Bitcoin currently has a margin of 17.5million koins, and an issue volume of 0.7 million / year = SF 25. This puts Bitcoin in the category of cash products such as silver and gold. Bitcoin's market capitalization at the current price is about $ 70 billion.

Bitcoin emission volume is limited. New bitcoins are created with the formation of each new block. Blocks are formed (on average) every 10 minutes when the miner finds a hash that satisfies the PoW required for a valid block. The first transaction in each block, called coinbase, contains a reward for the block for the miner who found the desired hash. The block reward consists of the commissions that users pay for transactions, and the newly created coins (called subsidies). The amount of the subsidy was originally 50 bitcoins and is halved every 210,000 blocks (about 4 years). That's why this reduction in subsidies is so important for Bitcoin's money supply and SF. This also leads to the fact that the change in the growth rate of supply (in the context of Bitcoin it is usually called "monetary inflation") will be step-by-step and uneven.

## The ratio of stocks to growth and value

The hypothesis of this study is thatasset scarcity, measured in SF, has a direct impact on its price. The data in the table above confirm that the market value is usually higher, the higher the SF asset. The next step is to collect data and create a statistical model.

### Data

I calculated monthly SF and Bitcoin value withDecember 2009 to March 2018 (a total of 111 data points). The number of blocks per month can be obtained directly from the Bitcoin blockchain using Python / RPC / bitcoind. The actual number of blocks differs significantly from the theoretical one, since blocks are not formed strictly every 10 minutes (for example, in 2009, in the first year of Bitcoin's existence, there were significantly fewer blocks). Knowing the number of blocks and the size of the subsidy, you can calculate the growth and stock. When calculating SF, I arbitrarily ignored the first million coins (7 months) as an adjustment for the number of lost coins. A more accurate adjustment to the number of lost coins is a subject for further research.

Bitcoin price data is available in differentsources, but begin in July 2010. I added the first known Bitcoin prices ($ 1 for 1309 BTC in October 2009, the first BitcoinMarket quote of $ 0.003 / BTC in March 2010, two pizza at $ 41 for 10,000 BTC in May 2010) and interpolated them to the missing data points. Data archeology is also the subject of further research.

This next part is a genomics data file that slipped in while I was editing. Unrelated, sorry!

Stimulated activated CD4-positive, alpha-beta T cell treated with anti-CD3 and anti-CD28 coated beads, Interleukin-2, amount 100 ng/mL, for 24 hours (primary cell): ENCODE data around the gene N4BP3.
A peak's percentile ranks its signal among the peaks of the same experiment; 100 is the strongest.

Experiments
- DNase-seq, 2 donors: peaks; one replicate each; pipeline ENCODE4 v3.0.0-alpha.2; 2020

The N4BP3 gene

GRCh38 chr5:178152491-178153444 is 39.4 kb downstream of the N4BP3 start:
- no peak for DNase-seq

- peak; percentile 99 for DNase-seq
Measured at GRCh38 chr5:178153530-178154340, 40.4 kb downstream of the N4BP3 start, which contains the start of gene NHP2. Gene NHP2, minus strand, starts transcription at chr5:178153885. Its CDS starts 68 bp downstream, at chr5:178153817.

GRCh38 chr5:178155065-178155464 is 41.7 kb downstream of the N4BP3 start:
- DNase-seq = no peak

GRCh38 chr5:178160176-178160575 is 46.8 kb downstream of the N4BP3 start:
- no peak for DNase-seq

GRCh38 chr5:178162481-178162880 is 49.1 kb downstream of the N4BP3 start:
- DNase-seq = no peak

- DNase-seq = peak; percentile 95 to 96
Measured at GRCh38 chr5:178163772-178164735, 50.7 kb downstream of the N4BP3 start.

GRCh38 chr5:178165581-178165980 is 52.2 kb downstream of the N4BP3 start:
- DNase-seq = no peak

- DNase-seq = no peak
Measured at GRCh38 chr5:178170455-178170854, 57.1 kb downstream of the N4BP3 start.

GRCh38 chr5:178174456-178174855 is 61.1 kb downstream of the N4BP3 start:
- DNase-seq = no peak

And we already have data points for gold (SF 62, market capitalization of $ 8.5 trillion) and silver (SF 22, market capitalization of $ 308 billion), which I used as a guideline.

### Model

First scatter plot (scatter plot)shows that for market value it is better to use logarithmic values or an axis, since it covers 8 orders (from 10 thousand to 10 billion dollars). When using the logarithmic values or axis and for SF, a linear relationship is found between the natural logarithms (ln) of SF and market value. Note that I am using the natural (ln with base e), not the decimal logarithm (log with base 10), which would give similar results.

Establish linear regression to dataconfirms what is visible to the naked eye: a statistically significant relationship between SF and market value (95% R2, significance F 2.3E-17, p-value of slope 2.3E-17). The likelihood that the relationship between SF and market value is caused by chance is close to zero. Of course, other factors also influence the price - regulation, hacks and other news reasons - that’s why R2 is not 100% (and not all points are located on a black straight line). However, the main driver seems to be scarcity, or SF.

What is interesting is that gold and silver,completely different markets also fit into the SF values simulated for bitcoin. This gives additional confidence in the viability of the model. Note that at the peak of the bull market in December 2017, the bitcoin SF was 22, and the market capitalization was $ 230 billion, which is very close to silver.

Given how big value is on SFhalving the rewards for mining (halving), I added a color layer to the schedule with the number of months until the next halving. Dark blue indicates the month of halving, and red - the month following it. The next halving will occur in May 2020. The current value of SF 25 will double to 50, which is already very close to gold (SF 62). After each halving, the price of bitcoin increases by 8 times (pay attention to this constant factor).

Bitcoin Predicted Market Capitalizationafter halving 2020, it will be $ 1 trillion, which corresponds to a price of $ 55,000 per bitcoin. That sounds impressive. Time will tell whether this hypothesis is true. I think we will probably find out about this a year or two after the halving, in the year 2020 or 2021. This will be an excellent out-of-sample test for these hypotheses and models.